Digicel uses storytelling, drama, music to make reading fun
Smiles and laughter filled a makeshift reading room as students from 10 schools across Kingston, St Andrew, and St Catherine eagerly participated in Digicel’s ‘MekWi Read Together’ Read Across Jamaica Day activity. The event, held at its Delves Building headquarters in downtown Kingston, featured readings, dramatic and musical performances by veteran broadcaster Fae Ellington, comedian Christopher ‘Johnny’ Daley, and dub poetry and reggae group DREDZ Promotions.
Animated and bubbly, Ellington set the tone for the day’s activities as she read an excerpt from the book My Story 9.58: Being the World’s Fastest Man by Usain Bolt, and delivered a spirited rendition of Love Poem by the late Louise Bennett-Coverley. During her captivating reading session, ‘Auntie Fae’, as she’s affectionately called, aroused laughter, comments and burning questions from the eight- to 12 year-olds.
Ellington noted, “It is important to share reading opportunities with younger people to inspire, influence and encourage them to learn things that they never knew about. During my reading, many of them learned for the first time what a tramcar is. Now, they can explore that further. I will always welcome any opportunity I have to work with Digicel and connect with the wider Jamaican community.”
Daley had students bursting with laughter as he demonstrated the important connection between reading and the dramatic arts through a stirring performance of an original piece titled ‘Gateman’, written by Owen ‘Blacka’ Ellis.
“Improving the literacy of children across Jamaica is paramount. I think that we all have a responsibility to give back in any way we can. One easy way to do that is to give your time and energy to get children more interested in reading. I hope that the students realise that reading opens windows and creates new options. It’s not just about reading a book, but also that it transports you to another place and expands your mind. I hope that at least one student will leave here inspired,” Daley said.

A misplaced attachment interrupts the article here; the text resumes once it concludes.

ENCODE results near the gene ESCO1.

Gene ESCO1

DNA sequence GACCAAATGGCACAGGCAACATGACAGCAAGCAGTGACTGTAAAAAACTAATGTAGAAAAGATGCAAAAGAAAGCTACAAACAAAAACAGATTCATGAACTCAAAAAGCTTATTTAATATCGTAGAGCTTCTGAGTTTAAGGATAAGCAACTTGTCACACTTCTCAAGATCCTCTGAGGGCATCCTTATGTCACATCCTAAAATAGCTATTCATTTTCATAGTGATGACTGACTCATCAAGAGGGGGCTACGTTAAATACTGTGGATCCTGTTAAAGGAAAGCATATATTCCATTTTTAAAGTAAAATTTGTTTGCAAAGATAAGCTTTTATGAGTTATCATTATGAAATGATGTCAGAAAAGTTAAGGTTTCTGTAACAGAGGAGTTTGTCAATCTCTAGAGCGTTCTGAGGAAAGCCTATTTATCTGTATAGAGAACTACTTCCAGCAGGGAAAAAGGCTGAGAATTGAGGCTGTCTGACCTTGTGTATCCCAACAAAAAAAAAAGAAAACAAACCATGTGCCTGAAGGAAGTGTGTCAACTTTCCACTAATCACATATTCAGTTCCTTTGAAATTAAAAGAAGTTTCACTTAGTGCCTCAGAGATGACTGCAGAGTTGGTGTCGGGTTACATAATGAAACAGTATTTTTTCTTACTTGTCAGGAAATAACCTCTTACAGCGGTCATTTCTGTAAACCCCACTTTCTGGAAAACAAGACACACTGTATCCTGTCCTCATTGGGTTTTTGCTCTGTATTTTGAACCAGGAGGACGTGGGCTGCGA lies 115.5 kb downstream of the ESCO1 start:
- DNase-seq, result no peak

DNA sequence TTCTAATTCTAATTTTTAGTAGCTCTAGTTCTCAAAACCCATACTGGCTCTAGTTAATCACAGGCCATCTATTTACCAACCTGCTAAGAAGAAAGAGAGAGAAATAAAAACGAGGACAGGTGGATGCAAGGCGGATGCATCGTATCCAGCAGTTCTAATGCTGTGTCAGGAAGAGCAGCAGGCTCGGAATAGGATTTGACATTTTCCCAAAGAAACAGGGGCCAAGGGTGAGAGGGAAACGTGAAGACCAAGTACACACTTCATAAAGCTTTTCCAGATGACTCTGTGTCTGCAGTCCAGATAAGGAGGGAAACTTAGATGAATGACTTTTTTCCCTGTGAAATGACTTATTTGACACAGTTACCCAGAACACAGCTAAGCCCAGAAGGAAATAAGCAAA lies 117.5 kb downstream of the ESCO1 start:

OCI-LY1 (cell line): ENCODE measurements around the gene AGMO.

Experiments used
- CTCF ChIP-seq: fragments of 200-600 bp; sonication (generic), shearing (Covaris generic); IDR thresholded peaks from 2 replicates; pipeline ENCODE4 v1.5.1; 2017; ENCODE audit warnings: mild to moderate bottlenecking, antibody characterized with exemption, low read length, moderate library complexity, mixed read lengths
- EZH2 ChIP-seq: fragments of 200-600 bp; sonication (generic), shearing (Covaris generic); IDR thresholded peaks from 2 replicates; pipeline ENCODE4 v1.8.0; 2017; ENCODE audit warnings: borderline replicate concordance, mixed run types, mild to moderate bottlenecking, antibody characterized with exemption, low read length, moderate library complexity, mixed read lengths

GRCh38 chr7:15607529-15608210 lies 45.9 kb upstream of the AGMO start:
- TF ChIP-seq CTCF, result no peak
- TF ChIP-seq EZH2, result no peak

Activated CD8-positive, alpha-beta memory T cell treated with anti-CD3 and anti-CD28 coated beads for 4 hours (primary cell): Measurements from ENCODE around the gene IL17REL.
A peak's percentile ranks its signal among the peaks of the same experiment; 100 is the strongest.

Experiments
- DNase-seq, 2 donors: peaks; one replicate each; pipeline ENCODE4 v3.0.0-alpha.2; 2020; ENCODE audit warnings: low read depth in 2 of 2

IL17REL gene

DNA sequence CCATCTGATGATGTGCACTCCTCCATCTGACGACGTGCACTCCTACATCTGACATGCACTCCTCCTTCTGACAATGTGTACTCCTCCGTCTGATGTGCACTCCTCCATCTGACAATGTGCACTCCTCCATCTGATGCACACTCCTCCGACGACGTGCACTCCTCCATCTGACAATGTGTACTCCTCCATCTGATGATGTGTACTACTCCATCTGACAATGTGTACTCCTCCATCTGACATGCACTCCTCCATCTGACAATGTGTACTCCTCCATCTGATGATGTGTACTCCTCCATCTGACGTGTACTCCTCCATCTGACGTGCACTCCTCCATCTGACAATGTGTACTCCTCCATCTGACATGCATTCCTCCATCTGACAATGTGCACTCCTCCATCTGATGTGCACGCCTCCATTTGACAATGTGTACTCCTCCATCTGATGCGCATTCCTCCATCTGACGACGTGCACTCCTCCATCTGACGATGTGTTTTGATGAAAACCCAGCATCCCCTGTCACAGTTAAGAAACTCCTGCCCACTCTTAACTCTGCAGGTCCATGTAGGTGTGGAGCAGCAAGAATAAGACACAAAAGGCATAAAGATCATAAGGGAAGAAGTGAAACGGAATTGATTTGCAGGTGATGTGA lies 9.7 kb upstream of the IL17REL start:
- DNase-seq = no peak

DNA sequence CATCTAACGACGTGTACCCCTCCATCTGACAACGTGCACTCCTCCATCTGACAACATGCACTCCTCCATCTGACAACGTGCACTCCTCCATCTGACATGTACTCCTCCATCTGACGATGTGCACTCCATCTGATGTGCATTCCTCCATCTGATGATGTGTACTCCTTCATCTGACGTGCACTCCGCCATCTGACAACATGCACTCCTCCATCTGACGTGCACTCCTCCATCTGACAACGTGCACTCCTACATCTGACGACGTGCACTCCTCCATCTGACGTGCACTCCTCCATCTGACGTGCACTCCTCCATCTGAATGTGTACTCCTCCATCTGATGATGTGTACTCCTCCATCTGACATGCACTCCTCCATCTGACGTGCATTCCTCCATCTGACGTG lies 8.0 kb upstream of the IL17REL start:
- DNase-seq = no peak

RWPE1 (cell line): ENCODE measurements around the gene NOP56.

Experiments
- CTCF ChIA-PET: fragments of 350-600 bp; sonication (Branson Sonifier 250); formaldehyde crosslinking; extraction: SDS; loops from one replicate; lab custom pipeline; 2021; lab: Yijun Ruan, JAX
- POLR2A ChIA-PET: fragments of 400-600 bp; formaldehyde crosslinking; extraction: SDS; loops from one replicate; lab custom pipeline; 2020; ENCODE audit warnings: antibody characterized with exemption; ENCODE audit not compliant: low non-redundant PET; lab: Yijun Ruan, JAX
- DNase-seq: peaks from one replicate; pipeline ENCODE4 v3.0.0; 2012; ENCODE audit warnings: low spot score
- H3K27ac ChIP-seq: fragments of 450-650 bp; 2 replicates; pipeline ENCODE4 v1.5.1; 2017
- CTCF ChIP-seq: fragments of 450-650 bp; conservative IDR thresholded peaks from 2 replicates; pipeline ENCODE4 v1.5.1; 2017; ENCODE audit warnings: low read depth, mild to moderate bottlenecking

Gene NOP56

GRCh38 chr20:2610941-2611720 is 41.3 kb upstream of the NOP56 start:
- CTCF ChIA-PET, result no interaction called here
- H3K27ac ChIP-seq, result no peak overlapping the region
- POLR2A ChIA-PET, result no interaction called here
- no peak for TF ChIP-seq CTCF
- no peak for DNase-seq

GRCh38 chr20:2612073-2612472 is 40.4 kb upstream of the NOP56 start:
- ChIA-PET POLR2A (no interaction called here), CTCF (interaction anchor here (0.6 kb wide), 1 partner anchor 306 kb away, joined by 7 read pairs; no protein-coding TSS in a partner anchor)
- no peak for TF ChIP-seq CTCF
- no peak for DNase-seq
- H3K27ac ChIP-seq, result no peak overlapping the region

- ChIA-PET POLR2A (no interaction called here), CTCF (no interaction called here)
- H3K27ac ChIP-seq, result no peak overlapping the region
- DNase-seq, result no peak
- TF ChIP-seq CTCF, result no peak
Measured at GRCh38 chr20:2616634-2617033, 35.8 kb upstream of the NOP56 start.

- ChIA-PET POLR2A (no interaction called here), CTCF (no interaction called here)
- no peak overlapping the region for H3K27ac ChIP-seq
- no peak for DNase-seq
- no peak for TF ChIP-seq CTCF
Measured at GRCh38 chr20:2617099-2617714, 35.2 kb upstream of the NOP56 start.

The students’ literary journey took an exciting twist into the realm of the spoken word as members of DREDZ Promotions (Drums, Rhythms, Expressions, Dynamic and Zeal) used rhythm, music and drama to emphasise the essential role reading plays in life.
Group member Rashiem Shepherd, a teacher, explained, “DREDZ is all about youth development and we support initiatives that promote reading. Jamaica has a literacy problem, and so when we were invited by Digicel to contribute to this event we were happy to participate. I hope that the students leave here with the understanding that it is important to take time to read each day.”
Candiese Leveridge, director of corporate communications at the National Library Service, invited participants and online viewers to participate in the National Reading Competition.
Director of HR, Christine Suragh, who opened the proceedings, commented, “I can think of so many reasons why we all need to learn how to read, but the most important one is to excel in school, build a career you enjoy, and explore and discover more of your imagination. As we reinforce the national Child Month theme, ‘I SOAR’ (Strive to Overcome Adversity with Resilience), we encourage every child to soar and excel in reading. Be of good courage and take every opportunity to read at least one book or article per day and challenge the knowledge around you.”
‘Mek Wi Read Together’ was streamed live on Digicel’s social media pages, where hundreds of students across the island, including St Richard’s Primary, Rollington Town Primary, Start Smart Early Childhood Institution, and Seaside Early Childhood Centre, tuned in to watch and enjoy.